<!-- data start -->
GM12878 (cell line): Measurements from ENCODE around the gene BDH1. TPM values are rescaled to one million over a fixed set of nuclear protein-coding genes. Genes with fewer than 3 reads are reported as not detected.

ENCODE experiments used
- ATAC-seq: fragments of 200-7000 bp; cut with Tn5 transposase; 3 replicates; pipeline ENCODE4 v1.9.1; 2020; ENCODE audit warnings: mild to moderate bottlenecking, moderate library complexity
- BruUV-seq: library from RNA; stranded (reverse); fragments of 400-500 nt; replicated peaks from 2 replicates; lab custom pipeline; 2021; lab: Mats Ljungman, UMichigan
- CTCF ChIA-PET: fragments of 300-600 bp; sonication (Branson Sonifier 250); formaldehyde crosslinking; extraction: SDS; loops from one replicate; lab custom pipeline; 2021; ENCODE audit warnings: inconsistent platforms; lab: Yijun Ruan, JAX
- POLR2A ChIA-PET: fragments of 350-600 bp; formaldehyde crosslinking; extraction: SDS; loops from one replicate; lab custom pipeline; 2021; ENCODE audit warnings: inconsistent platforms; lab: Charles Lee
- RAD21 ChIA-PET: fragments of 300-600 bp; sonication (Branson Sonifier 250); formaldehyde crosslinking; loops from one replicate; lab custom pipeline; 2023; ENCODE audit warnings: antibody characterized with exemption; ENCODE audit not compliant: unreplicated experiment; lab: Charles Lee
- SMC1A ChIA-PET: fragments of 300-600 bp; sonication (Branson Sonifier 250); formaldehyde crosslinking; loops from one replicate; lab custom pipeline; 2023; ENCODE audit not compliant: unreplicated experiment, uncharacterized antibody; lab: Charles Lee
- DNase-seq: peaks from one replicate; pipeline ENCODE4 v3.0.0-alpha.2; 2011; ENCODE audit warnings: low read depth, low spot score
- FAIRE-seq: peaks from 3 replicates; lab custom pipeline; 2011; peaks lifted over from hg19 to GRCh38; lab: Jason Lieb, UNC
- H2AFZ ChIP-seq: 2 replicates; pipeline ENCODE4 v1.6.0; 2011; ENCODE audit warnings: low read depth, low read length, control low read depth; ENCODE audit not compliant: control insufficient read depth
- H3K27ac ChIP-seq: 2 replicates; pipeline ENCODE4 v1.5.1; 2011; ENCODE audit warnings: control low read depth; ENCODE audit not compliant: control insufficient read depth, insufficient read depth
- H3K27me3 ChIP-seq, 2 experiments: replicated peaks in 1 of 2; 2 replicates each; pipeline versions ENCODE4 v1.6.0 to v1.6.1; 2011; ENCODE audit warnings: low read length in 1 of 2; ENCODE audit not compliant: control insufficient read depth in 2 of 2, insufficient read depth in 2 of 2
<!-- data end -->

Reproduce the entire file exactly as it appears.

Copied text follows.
GM12878 (cell line): Measurements from ENCODE around the gene BDH1. TPM values are rescaled to one million over a fixed set of nuclear protein-coding genes. Genes with fewer than 3 reads are reported as not detected.

ENCODE experiments used
- ATAC-seq: fragments of 200-7000 bp; cut with Tn5 transposase; 3 replicates; pipeline ENCODE4 v1.9.1; 2020; ENCODE audit warnings: mild to moderate bottlenecking, moderate library complexity
- BruUV-seq: library from RNA; stranded (reverse); fragments of 400-500 nt; replicated peaks from 2 replicates; lab custom pipeline; 2021; lab: Mats Ljungman, UMichigan
- CTCF ChIA-PET: fragments of 300-600 bp; sonication (Branson Sonifier 250); formaldehyde crosslinking; extraction: SDS; loops from one replicate; lab custom pipeline; 2021; ENCODE audit warnings: inconsistent platforms; lab: Yijun Ruan, JAX
- POLR2A ChIA-PET: fragments of 350-600 bp; formaldehyde crosslinking; extraction: SDS; loops from one replicate; lab custom pipeline; 2021; ENCODE audit warnings: inconsistent platforms; lab: Charles Lee
- RAD21 ChIA-PET: fragments of 300-600 bp; sonication (Branson Sonifier 250); formaldehyde crosslinking; loops from one replicate; lab custom pipeline; 2023; ENCODE audit warnings: antibody characterized with exemption; ENCODE audit not compliant: unreplicated experiment; lab: Charles Lee
- SMC1A ChIA-PET: fragments of 300-600 bp; sonication (Branson Sonifier 250); formaldehyde crosslinking; loops from one replicate; lab custom pipeline; 2023; ENCODE audit not compliant: unreplicated experiment, uncharacterized antibody; lab: Charles Lee
- DNase-seq: peaks from one replicate; pipeline ENCODE4 v3.0.0-alpha.2; 2011; ENCODE audit warnings: low read depth, low spot score
- FAIRE-seq: peaks from 3 replicates; lab custom pipeline; 2011; peaks lifted over from hg19 to GRCh38; lab: Jason Lieb, UNC
- H2AFZ ChIP-seq: 2 replicates; pipeline ENCODE4 v1.6.0; 2011; ENCODE audit warnings: low read depth, low read length, control low read depth; ENCODE audit not compliant: control insufficient read depth
- H3K27ac ChIP-seq: 2 replicates; pipeline ENCODE4 v1.5.1; 2011; ENCODE audit warnings: control low read depth; ENCODE audit not compliant: control insufficient read depth, insufficient read depth
- H3K27me3 ChIP-seq, 2 experiments: replicated peaks in 1 of 2; 2 replicates each; pipeline versions ENCODE4 v1.6.0 to v1.6.1; 2011; ENCODE audit warnings: low read length in 1 of 2; ENCODE audit not compliant: control insufficient read depth in 2 of 2, insufficient read depth in 2 of 2